East Africa 

Let’s get back to work by investing in modern water and sewerage infrastructure

By Simon Thomas, international consultant, and board member of Mega pipes Solutions Limited

As we transition into a new government, the time is ripe to take solid steps towards making good on some of the promises given during the campaign period; particularly urgent is the need to invest in upgrading the water and sewerage infrastructure.

The dilapidated and overstretched water and sewerage infrastructure has resulted in inadequate and insufficient supply of domestic water, which makes living in certain parts of major urban areas a nightmare – water rationing and burst sewers are par for the course, and residents are no longer surprised at these occurrences.

Residents are being forced to budget a percentage of their incomes to buy water from bowsers or other sources at a high cost and further to the financial burden, they have no assurance that this water has been treated and is safe for domestic use.

If we look at Nairobi as an example, the change in zoning laws over the past two decades ushered in high-density developments such as high-rise apartments and commercial offices in many of the city’s suburbs that were previously populated by detached houses.

Areas such as Kilimani, Kileleshwa, Riverside and Lavington were previously characterised as leafy suburbs dotted by separate houses, but today they are home to dense high-rise apartment blocks, offices, hotels, and student hostels. While the population density increased, the water and sewerage investments over the same period did not keep pace, straining this infrastructure.

As the race for the skies continues, we know that our old systems will continue to

receive more pressure, further worsening the current water and sewerage problems the city’s residents are struggling with.

The next national and county governments need to prioritise investments in water and sewerage infrastructure which will have both short and long-term benefits such as a reduction in waterborne diseases including cholera, typhoid, and diarrhoea.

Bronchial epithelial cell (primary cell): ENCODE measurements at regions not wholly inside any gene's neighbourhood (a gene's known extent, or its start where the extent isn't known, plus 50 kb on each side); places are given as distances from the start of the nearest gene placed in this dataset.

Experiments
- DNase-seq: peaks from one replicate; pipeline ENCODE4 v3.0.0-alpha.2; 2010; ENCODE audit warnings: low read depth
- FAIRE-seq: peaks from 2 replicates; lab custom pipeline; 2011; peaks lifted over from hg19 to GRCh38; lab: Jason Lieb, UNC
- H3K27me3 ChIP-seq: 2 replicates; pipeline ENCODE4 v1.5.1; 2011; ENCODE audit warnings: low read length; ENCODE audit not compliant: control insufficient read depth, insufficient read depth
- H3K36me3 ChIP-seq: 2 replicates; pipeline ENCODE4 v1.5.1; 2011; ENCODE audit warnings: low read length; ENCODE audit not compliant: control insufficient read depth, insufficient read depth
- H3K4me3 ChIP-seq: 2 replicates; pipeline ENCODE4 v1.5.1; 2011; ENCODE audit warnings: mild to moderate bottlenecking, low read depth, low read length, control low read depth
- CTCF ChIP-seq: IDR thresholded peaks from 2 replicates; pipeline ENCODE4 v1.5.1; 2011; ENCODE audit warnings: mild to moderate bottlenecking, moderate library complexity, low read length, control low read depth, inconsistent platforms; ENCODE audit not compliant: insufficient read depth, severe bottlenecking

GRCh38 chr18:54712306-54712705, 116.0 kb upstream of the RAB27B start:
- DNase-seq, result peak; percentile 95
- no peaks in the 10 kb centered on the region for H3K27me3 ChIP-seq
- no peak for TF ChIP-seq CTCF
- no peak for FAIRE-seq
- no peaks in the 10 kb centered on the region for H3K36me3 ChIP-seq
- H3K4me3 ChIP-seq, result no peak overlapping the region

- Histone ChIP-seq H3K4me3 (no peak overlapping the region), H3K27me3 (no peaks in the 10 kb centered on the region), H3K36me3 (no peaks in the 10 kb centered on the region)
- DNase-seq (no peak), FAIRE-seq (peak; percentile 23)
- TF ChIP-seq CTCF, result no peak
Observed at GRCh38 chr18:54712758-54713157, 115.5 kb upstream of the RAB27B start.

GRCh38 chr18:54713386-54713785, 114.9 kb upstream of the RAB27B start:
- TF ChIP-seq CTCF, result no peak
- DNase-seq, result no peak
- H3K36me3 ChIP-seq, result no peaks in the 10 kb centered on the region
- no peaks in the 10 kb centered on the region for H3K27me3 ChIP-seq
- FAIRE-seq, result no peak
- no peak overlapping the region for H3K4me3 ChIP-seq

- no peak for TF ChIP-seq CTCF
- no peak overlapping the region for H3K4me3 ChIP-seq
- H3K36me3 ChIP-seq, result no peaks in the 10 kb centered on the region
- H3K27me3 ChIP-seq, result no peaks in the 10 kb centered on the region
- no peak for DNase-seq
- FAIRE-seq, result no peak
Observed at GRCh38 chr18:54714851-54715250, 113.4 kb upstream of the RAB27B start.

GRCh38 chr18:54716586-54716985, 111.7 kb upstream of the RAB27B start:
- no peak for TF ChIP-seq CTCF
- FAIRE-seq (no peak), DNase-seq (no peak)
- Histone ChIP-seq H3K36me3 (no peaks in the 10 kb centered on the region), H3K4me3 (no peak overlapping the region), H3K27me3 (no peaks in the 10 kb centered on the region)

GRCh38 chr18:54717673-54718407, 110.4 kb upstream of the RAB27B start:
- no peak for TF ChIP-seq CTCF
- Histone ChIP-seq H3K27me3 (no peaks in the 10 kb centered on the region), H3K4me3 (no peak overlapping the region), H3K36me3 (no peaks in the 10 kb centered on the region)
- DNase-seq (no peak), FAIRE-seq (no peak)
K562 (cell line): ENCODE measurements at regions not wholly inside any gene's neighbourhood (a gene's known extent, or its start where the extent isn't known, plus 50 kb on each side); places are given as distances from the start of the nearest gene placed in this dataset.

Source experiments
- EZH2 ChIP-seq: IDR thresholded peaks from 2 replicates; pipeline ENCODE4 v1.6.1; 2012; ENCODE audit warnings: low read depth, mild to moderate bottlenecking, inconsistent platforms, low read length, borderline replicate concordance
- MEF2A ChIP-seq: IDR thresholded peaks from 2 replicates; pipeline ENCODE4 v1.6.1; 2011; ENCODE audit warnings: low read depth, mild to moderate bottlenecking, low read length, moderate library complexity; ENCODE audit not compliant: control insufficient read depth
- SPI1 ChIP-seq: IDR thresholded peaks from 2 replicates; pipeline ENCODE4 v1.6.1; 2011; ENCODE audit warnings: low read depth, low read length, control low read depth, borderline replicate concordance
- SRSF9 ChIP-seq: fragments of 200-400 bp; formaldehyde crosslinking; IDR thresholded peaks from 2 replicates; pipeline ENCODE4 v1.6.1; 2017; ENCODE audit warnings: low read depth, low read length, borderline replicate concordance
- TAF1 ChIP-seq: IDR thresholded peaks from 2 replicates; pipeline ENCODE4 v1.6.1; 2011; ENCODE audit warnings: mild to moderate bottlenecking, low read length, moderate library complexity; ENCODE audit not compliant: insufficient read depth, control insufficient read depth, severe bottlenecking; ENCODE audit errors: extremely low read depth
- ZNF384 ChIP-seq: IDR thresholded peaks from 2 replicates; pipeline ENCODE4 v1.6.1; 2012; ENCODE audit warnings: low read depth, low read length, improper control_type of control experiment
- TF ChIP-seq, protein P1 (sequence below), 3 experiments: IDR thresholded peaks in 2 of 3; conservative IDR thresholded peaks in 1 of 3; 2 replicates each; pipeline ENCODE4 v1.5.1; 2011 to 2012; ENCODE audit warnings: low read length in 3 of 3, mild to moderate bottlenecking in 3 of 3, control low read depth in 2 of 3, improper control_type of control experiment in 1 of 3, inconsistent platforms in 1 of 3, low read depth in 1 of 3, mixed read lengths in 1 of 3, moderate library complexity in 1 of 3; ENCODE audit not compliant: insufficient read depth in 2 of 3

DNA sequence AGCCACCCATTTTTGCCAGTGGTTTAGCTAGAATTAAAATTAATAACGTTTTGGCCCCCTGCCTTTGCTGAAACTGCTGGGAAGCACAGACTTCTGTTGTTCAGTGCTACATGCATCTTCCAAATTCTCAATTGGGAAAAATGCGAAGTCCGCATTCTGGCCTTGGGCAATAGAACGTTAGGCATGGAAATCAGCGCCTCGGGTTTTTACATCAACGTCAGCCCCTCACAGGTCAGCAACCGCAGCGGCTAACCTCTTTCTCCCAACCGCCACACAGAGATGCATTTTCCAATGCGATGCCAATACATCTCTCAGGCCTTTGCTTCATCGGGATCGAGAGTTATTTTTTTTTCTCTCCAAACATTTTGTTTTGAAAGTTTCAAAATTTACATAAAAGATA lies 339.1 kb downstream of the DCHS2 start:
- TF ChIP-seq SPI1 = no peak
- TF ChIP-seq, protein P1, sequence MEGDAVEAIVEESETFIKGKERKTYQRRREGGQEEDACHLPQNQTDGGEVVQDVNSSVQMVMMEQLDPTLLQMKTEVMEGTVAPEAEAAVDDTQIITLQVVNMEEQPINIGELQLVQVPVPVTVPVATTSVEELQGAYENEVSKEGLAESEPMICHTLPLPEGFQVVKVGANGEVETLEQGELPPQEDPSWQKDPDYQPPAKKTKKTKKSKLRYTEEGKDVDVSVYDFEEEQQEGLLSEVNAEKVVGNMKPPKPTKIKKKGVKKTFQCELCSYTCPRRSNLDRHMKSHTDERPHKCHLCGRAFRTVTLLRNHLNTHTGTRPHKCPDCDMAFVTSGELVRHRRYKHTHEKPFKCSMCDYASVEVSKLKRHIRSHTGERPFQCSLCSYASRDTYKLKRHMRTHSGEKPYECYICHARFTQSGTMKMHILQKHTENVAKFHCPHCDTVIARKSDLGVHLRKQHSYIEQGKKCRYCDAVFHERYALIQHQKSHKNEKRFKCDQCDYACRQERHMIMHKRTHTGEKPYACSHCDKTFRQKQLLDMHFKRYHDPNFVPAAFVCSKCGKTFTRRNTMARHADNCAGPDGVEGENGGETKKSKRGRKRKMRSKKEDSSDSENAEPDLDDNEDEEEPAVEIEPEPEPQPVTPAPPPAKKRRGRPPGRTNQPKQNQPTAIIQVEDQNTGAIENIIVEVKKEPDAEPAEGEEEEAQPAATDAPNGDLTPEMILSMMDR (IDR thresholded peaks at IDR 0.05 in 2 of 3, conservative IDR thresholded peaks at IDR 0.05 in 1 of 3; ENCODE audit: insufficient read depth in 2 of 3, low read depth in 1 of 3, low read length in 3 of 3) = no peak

Investing in this infrastructure would give a much-needed cash injection to multiple industries, as engineers, masons, carpenters, welders, and other labourers would need to be employed during the construction phase of these projects. Further than fixed-term contractors, suppliers of locally sourced building materials would benefit by selling materials to the project contractors.

Additionally, land value would appreciate through the provision of sanitation infrastructure because better housing is often developed in such areas.

Urban planners, across all government levels, must take this further and use modern water and sewerage technology including Weholite HDPE systems that offer them the possibility of rolling out this infrastructure in a timely and sustainable manner.

Weholite HDPE pipes can be customised to fit in as built-up environment, relieving engineers of the challenge that comes with installing infrastructure in highly built-up areas. Disruption to lives and livelihoods is one of the main reasons communities often resist new projects, which is not an issue when using Weholite technology.

Weholite unique design capability has already solved some of the above engineering challenges. For example, in the Donholm area of Nairobi, a major sewer diversion was installed with minimal disruption because the Weholite parts used were customised to fit into very limited spaces. A further advantage is that Weholite also has a 100-year service life when buried.

As the new government settles in, it is a good time to start putting into action the promises that were made around revamping our water and sewerage systems and Weholite technology should

be explored for its potential to roll-out this new infrastructure in a fast and efficient way.

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